One of Fergie’s strengths was his ability to rebuild teams. During his 26-year tenure he assembled three great teams. However, since winning the Champions League in 2008, United have been in slow decline. And Fergie’s Dr Who-like powers of regeneration seem to have deserted him. Sure, the winning culture he inculcated carried United to two successive Champions League finals and two further Premiership titles. But Fergie’s failure to replace the team’s ageing spine has now become a serious problem. It’s clear that the players who have been groomed to replace Vidic, Ferdinand, Evra, Giggs and Scholes are simply not good enough. It wasn’t Moyes who consistently failed to sign a creative midfielder, it was Fergie. The acquisition of Robin van Persie helped paper over the cracks last season. His goals – not to mention an uncharacteristic lack of injuries – combined with Manchester City’s inconsistency enabled United to win the league by 11 points. But with van Persie’s reversion to his default ‘sicknote’ factory setting, that may prove to be United’s last domestic title for some time. They’ve been knocked off their perch and unceremoniously trampled underfoot as Manchester City, Chelsea, Arsenal and Liverpool have overtaken them.

It wasn’t just Fergie’s personality that was intimidating; the team itself had an aura of invincibility. As I wrote two years ago on spiked, that aura of invincibility had started to crack under Fergie’s leadership. At the time I suggested, somewhat tongue in cheek, that it was Crystal Palace’s 2-1 League Cup victory at Old Trafford that destroyed United’s aura. Many a visiting team were so cowed psychologically that the game was lost as soon as they stepped out of the tunnel at Old Trafford. Palace showed no fear that night; they showed the world that the emperor had no clothes.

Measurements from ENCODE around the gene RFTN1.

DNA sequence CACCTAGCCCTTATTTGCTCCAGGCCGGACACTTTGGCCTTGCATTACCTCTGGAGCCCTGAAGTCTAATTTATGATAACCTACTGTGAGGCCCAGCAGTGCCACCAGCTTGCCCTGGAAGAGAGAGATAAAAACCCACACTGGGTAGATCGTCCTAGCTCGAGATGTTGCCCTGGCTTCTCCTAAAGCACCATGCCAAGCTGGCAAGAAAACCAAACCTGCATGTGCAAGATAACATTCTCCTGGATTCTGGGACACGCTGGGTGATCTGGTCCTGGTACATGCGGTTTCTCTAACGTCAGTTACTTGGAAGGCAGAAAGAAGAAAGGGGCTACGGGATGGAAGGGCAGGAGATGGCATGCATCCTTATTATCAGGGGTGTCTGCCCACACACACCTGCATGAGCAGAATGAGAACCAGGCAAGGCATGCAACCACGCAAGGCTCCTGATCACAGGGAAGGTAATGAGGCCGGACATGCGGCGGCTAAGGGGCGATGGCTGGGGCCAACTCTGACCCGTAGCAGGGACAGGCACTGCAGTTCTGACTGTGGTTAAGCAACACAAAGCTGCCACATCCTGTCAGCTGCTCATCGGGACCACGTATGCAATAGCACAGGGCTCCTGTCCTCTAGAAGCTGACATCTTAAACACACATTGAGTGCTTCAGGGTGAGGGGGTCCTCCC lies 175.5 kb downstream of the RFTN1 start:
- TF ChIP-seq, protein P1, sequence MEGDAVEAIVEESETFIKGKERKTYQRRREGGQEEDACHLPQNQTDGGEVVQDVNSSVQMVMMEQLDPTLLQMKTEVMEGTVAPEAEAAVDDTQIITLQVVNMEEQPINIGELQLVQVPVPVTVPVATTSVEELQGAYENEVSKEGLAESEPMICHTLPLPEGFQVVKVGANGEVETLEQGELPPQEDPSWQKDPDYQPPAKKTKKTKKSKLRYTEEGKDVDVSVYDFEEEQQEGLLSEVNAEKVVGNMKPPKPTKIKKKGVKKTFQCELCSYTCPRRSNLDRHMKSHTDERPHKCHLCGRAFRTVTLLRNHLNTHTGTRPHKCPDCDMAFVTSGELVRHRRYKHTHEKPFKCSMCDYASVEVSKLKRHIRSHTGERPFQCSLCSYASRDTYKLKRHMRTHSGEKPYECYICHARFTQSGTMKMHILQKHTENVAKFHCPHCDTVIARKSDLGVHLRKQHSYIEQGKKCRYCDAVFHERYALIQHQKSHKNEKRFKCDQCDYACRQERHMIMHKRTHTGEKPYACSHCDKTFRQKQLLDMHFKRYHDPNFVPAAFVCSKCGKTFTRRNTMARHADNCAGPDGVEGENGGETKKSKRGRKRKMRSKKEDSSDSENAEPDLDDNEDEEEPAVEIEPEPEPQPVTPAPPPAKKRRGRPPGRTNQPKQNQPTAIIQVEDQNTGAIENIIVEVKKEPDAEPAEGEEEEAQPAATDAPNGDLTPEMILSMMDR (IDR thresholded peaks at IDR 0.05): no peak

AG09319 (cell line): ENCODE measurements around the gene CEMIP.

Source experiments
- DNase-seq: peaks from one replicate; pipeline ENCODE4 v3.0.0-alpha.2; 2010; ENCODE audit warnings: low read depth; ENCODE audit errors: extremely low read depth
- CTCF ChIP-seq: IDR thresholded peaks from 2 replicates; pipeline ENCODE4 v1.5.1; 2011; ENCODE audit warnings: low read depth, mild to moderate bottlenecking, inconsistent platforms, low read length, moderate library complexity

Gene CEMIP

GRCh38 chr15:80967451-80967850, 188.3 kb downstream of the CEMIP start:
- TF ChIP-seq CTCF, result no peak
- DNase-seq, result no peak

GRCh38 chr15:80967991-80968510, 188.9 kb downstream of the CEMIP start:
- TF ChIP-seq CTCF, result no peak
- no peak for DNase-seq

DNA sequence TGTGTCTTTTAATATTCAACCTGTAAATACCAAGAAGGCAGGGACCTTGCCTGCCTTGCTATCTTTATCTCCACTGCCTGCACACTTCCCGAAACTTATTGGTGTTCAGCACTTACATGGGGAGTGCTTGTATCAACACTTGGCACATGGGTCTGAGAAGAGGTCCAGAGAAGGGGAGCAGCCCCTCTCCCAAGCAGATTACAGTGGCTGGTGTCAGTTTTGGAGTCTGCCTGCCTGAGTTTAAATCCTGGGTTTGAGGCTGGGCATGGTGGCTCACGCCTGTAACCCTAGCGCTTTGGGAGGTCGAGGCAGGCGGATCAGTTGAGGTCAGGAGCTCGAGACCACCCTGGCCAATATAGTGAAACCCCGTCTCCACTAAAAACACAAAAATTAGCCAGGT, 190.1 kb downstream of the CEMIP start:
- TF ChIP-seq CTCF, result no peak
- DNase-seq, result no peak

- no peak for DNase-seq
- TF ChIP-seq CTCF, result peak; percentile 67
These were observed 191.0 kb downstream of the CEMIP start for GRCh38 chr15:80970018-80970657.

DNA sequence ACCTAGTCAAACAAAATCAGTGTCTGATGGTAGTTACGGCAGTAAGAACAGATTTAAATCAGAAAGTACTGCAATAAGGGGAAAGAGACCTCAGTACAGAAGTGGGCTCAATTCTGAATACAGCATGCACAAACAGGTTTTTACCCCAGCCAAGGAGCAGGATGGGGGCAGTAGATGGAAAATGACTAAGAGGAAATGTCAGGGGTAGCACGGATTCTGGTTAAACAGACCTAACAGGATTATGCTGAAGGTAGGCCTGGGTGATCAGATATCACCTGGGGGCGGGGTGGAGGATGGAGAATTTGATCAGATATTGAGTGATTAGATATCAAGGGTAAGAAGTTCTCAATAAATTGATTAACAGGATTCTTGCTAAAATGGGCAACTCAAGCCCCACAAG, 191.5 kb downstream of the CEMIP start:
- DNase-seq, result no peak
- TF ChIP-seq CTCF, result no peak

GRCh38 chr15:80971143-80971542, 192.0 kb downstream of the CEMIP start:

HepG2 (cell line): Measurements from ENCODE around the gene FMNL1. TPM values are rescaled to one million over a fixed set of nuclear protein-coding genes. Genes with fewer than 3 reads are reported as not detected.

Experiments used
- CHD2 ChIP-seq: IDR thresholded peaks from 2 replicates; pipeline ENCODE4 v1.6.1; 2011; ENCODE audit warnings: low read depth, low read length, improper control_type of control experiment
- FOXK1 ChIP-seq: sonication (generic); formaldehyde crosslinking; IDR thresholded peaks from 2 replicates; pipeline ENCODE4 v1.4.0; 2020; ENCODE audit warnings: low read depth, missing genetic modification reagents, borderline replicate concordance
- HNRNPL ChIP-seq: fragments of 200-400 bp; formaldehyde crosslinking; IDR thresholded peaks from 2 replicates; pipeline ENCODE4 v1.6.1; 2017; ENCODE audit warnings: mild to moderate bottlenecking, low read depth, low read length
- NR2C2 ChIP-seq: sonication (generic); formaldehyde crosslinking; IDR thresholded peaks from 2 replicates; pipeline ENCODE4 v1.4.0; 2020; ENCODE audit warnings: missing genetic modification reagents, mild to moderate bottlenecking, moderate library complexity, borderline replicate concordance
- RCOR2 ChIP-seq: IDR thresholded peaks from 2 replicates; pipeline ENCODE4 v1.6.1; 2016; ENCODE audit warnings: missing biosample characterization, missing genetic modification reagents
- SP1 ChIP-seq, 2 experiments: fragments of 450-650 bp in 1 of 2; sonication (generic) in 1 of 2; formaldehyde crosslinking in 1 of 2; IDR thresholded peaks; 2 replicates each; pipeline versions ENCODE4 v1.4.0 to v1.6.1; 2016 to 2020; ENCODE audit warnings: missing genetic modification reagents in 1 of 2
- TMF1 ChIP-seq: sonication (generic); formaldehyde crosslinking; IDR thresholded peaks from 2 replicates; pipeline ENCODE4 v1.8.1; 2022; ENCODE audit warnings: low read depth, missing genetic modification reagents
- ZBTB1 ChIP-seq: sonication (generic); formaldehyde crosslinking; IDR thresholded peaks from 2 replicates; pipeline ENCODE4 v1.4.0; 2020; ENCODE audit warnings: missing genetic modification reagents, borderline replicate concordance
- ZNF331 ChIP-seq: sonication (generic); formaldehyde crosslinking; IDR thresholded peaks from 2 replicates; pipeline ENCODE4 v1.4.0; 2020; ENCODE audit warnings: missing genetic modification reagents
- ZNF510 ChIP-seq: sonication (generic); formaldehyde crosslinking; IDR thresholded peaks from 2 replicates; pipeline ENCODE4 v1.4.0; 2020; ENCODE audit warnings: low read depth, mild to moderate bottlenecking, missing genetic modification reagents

Okay, the demystification might not have been entirely Palace’s doing. But that result played a part. It was one of a number of humiliating home defeats that season that battered United’s winning aura like blows from a wrecking ball. City thrashed United 6-1 in the Manchester derby. Athletic Bilbao’s 3-2 Champions League victory was equally traumatic – it was the first time United had been totally outplayed at home by European opponents. These and other defeats served both to embolden visiting teams and corrode United’s self-belief.

There were, of course, other factors that contributed to United’s decline. The club’s ability to attract the very top players has been compromised by the need to service the massive debts run up by the Glazers. New chief executive Ed Woodward’s naivety in the transfer market led to United’s failure to strengthen in key positions last summer. Conversely, some of the club’s problems can be rectified. United might not have the financial muscle of City or Chelsea, but United are hardly paupers. The playing squad and the coaching staff can be strengthened. The unimaginative tactics can be overhauled. The Chosen One could be replaced. The problem is that myths can’t so easily be un-busted. Once that aura of invincibility has been shattered, it takes years to rebuild it.

Duleep Allirajah is spiked’s sports columnist. Follow him on Twitter @DuleepOffside.

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Topics Politics